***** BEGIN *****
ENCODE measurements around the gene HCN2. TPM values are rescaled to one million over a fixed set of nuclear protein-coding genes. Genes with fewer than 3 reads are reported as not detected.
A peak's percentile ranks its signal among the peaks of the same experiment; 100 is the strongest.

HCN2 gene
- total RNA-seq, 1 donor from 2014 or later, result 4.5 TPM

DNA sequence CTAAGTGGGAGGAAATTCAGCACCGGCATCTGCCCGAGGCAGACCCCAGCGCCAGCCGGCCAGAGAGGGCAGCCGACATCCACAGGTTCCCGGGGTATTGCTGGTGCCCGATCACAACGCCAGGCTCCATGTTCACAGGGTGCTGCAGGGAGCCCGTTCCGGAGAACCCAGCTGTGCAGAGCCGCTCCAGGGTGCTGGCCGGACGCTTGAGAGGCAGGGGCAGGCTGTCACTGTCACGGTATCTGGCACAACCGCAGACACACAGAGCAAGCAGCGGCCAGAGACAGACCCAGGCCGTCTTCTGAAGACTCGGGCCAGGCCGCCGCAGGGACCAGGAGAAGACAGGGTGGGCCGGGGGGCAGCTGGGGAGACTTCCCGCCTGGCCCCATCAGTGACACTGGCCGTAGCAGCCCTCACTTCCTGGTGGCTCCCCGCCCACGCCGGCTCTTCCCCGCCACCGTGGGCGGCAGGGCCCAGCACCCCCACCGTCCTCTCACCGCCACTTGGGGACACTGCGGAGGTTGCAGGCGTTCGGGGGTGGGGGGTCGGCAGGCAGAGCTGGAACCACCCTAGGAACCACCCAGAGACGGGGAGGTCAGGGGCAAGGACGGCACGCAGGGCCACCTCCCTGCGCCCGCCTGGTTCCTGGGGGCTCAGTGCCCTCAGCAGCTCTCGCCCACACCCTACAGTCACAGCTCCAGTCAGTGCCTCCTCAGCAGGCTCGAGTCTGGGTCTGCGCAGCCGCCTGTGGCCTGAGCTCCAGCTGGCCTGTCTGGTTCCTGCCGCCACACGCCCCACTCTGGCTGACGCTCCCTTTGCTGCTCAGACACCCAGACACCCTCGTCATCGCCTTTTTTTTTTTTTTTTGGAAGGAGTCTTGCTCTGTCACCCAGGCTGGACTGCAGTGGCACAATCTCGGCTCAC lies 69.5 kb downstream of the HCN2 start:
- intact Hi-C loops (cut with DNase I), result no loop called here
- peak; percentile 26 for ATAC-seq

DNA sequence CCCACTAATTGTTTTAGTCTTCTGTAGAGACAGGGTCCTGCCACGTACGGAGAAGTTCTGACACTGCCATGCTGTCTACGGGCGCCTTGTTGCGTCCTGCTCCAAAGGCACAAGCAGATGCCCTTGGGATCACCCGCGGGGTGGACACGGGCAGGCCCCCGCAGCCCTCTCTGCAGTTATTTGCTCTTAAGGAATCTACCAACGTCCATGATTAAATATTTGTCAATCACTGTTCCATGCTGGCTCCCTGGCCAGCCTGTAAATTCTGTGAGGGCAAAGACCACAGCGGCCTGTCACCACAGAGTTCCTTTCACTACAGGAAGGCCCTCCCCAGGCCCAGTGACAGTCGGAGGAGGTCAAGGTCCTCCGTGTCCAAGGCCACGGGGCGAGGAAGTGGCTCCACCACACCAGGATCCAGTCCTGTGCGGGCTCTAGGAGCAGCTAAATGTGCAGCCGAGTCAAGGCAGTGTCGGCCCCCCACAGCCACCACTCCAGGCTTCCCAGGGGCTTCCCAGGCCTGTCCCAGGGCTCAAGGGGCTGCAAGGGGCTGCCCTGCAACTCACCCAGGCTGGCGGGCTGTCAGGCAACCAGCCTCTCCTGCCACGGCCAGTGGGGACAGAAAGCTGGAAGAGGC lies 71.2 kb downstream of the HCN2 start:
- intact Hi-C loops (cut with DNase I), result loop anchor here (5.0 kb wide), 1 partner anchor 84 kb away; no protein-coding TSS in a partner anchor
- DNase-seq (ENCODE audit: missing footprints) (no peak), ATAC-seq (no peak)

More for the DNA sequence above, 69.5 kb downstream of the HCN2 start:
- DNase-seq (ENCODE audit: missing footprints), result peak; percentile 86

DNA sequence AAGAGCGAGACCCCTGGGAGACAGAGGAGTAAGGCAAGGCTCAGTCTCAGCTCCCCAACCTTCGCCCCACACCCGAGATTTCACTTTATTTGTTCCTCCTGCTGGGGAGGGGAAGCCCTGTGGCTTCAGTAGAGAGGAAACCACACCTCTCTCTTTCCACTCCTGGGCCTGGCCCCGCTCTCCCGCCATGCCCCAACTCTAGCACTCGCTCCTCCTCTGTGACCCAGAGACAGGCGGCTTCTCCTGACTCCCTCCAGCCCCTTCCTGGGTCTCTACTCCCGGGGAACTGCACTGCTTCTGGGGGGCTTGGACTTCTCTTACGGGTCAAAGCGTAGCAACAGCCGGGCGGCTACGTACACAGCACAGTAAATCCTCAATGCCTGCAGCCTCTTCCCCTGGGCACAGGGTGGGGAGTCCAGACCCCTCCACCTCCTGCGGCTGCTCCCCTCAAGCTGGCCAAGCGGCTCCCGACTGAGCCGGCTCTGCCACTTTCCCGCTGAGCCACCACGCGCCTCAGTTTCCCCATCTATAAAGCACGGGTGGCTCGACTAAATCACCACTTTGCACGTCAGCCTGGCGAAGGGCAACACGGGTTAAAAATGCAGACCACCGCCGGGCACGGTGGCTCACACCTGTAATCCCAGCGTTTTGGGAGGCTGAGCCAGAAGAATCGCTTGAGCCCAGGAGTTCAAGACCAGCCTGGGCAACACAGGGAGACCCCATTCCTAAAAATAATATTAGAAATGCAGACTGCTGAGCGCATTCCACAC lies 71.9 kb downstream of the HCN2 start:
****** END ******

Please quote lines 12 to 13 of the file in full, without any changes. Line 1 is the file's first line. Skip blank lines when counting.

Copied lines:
- DNase-seq (ENCODE audit: missing footprints), result peak; percentile 86

DNA sequence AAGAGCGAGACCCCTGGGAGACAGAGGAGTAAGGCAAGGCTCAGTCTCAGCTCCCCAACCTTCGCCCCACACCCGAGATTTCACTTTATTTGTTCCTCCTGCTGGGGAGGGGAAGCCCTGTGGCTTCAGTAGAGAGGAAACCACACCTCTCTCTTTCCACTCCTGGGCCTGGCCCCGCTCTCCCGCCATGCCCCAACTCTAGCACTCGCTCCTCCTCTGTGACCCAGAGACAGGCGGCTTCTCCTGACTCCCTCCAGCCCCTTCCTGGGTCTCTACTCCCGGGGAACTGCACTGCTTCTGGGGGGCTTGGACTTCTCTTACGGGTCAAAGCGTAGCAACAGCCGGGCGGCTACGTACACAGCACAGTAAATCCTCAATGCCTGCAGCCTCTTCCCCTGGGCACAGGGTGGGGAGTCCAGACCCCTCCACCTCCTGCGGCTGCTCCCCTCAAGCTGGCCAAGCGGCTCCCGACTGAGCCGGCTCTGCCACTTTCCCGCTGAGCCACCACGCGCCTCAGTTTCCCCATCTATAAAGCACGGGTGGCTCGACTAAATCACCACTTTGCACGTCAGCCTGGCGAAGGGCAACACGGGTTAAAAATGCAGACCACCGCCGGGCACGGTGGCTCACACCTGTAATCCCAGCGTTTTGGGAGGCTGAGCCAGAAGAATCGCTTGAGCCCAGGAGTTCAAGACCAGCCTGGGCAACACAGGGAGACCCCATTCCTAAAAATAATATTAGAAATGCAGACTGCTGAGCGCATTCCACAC lies 71.9 kb downstream of the HCN2 start: